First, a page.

When you first hear the phrase, it seems to be saying that in order to learn, you need to experience life directly, rather than from reading books. But when you read more closely, you realize that you can only “close” a book once you’ve “opened” it. Only after opening and reading books will you be ready to “close” the book and experience life.
I think this is a good motto for JCulP. As JCulP students, you will read and discuss all kinds of interesting books in the classroom with your classmates and professors. They will open your eyes and imagination to new worlds. But you will also need to “close” the book at some point, and get out into the streets of Tokyo to experience Japanese culture with your own eyes and feet. You need both of those elements to have a holistic learning experience.
What will you learn at JCulP?
You may want to come to JCulP for many reasons. Some of you may be interested in anime or manga. Some of you might be into J-pop, or enjoy reading the latest Murakami novel. Or, some of you may have a fascination for the traditional arts, like tea ceremony, martial arts, or calligraphy. We welcome all of those interests as entry points to learning more deeply about Japanese culture. You don’t need any previous knowledge of Japanese before you start the program, but you will have mastered the language by the time you graduate.
At JCulP, you will learn about Japanese culture from many different angles. There will be introductory survey courses that will give you a good solid foundation on Japanese literature, history, visual and performing arts, and thought and religion. From there, you can take a variety of other courses such as pop culture, cinema, diversity and multiculturalism, Japanese folklore, and so on. There are also more specialized upper level seminars on topics such as “Ghosts and the Supernatural” “Science Fiction” or “Global Tokyo.”
What is a typical JCulP student?
There is no typical JCulP student since we welcome diversity. Some of you may already have studied Japanese and know quite a bit about contemporary Japanese subculture. Some of you may not have any background on Japan, but are just simply curious to learn about other cultures. Whatever background you have, you are unique and will have a great deal to contribute to the learning community at JCulP. What we look for most in our students are curiosity, creativity, and interest in communicating with people from other cultures.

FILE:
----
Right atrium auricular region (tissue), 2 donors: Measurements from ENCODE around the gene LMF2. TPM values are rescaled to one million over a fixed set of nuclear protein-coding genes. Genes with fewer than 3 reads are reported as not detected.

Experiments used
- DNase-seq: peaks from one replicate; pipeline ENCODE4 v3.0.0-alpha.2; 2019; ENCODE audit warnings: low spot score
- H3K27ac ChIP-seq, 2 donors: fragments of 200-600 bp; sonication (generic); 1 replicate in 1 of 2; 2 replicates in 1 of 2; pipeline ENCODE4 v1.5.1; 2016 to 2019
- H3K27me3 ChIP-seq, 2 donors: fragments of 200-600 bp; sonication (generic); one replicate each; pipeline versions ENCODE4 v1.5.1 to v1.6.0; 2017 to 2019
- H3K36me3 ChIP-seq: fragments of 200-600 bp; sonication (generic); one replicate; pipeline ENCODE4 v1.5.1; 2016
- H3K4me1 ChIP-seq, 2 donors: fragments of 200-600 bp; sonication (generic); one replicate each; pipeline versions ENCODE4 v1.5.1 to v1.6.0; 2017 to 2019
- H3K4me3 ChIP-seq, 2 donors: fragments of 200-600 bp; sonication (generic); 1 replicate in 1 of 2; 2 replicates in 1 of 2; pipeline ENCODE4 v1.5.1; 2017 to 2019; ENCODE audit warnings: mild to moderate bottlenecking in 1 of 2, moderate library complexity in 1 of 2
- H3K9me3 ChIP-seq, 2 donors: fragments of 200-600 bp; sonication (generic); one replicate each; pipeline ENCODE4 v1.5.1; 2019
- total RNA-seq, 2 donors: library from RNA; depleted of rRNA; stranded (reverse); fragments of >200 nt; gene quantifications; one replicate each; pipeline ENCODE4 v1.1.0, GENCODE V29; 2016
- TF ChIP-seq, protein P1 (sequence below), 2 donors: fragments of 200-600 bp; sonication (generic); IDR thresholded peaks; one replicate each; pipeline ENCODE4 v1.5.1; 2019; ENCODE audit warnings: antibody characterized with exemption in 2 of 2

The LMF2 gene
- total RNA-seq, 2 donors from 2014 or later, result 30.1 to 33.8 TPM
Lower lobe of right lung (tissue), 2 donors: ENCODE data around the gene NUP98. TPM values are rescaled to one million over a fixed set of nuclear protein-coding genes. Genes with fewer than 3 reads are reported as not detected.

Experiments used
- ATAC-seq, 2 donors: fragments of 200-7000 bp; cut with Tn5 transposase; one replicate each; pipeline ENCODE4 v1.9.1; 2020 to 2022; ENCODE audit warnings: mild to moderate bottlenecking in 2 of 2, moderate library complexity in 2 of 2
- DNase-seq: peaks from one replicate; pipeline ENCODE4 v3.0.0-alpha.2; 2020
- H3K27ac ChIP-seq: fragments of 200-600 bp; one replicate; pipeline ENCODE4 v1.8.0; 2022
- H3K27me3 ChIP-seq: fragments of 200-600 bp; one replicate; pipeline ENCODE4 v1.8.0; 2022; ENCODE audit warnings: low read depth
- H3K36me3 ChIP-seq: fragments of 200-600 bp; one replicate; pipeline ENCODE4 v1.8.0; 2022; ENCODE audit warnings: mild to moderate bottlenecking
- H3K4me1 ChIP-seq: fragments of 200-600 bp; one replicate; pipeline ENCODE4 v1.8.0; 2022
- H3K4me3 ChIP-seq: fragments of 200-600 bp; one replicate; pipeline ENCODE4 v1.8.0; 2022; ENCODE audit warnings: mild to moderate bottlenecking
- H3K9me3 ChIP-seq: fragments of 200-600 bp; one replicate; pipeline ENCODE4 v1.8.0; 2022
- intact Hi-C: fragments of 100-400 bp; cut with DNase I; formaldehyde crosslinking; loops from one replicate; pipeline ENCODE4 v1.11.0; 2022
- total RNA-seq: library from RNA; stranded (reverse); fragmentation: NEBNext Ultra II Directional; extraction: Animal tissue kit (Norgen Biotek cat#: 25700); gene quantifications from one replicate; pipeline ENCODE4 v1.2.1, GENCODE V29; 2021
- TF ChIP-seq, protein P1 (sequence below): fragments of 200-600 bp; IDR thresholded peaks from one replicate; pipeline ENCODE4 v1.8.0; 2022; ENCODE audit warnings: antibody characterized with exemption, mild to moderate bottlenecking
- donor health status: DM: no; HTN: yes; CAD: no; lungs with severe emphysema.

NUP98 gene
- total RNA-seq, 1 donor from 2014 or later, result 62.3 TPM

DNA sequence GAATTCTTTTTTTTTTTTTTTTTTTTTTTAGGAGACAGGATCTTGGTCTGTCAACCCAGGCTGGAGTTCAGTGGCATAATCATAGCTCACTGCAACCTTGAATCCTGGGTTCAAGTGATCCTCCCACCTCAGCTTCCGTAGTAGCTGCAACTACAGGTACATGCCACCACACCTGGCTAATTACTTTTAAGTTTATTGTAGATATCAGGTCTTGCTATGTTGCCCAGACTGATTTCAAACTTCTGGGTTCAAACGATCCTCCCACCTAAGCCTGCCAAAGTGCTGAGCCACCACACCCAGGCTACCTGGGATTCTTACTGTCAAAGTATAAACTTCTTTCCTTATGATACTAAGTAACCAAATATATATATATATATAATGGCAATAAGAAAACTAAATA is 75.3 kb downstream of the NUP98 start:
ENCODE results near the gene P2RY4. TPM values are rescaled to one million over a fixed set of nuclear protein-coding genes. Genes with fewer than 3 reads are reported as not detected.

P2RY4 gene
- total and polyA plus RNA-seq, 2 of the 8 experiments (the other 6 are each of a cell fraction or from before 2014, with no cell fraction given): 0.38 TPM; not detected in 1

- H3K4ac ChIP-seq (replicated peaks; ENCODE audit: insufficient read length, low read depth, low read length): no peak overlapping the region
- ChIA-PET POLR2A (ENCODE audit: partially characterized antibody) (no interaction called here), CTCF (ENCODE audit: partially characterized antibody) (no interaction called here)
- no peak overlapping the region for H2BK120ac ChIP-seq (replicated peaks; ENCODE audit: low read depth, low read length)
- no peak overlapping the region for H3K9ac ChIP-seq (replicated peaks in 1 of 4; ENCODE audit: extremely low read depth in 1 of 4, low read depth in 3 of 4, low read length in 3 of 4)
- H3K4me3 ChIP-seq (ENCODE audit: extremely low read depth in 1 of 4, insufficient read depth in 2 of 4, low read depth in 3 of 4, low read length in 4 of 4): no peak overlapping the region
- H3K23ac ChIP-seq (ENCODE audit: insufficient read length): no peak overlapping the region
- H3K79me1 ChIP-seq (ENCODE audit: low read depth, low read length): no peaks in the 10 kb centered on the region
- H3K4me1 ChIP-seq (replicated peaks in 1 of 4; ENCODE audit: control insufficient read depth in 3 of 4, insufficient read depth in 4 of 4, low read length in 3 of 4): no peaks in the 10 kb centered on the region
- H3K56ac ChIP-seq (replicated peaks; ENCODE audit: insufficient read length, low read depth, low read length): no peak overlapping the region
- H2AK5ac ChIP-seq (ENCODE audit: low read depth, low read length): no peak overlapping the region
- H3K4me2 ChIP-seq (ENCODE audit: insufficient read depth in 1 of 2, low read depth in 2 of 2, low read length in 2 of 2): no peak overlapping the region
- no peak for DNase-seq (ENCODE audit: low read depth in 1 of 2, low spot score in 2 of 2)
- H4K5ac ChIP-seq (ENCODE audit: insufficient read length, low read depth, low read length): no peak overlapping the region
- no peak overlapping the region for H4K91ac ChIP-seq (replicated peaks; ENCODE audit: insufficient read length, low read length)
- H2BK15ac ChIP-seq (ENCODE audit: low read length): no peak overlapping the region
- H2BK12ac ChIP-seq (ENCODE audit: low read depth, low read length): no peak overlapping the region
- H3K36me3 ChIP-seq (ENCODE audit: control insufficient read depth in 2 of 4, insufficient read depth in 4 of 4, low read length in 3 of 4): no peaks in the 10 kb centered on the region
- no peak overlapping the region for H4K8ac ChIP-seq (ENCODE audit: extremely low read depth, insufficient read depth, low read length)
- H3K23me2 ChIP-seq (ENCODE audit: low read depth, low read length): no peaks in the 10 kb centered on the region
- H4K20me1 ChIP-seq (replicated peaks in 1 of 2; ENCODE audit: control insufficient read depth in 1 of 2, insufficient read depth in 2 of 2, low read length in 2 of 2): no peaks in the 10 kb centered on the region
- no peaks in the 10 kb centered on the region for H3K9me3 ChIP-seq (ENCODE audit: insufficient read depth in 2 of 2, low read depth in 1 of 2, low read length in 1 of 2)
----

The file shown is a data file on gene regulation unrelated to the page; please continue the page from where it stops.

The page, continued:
Each year will have around 15 Japanese students and 15 students from overseas. The classroom size will be small, and you’ll be encouraged to actively participate in the class and have discussions. You won’t just sit back and take in knowledge from your professors at JCulP; you will share your thoughts and opinions, and produce knowledge together. You will also be encouraged to take advantage of living in the great city of Tokyo. On the weekends, you might take the train and go into town to check out exhibitions, festivals, parks, and so on. Tokyo has so much to offer that I’m sure you’ll find yourself quite busy!
How will JCulP change you?
We want to help you change the way you think and approach the world. One thing to note is that when we study about Japan, we never look at Japan in isolation. We see Japan as existing within a larger network of cultures, and always compare with other East Asian cultures or Western cultures. That’s one of the advantages of studying the material in both English and Japanese. By learning Japanese, you can gain a deep insight into the culture, the history, and the people. But by getting out of the Japanese language, you’ll be able to explain ideas and concepts that were thought to be obvious with a fresh new perspective.
By studying at JCulP, you’ll not only be an expert in Japanese language and culture, but also gain a new perspective on your own cultures and become a true global citizen ready to take on the international stage. You’ll make great friends from Japan and from all over the world that will last for a lifetime. And, I may be biased, but I think Tokyo is one of the best cities in the world. Come be part of this exciting program!
JCulP students welcomed 14 Honors College students from Florida International University visiting from Miami, FL, U.S.A. Here, they are having a lively group discussion on the topic of “Japanese Culture in a Global Context.”
Manoa Yamaguchi joins FIU students in presenting a proposal on a new type of Japanese festival that welcomes the participation of foreign visitors.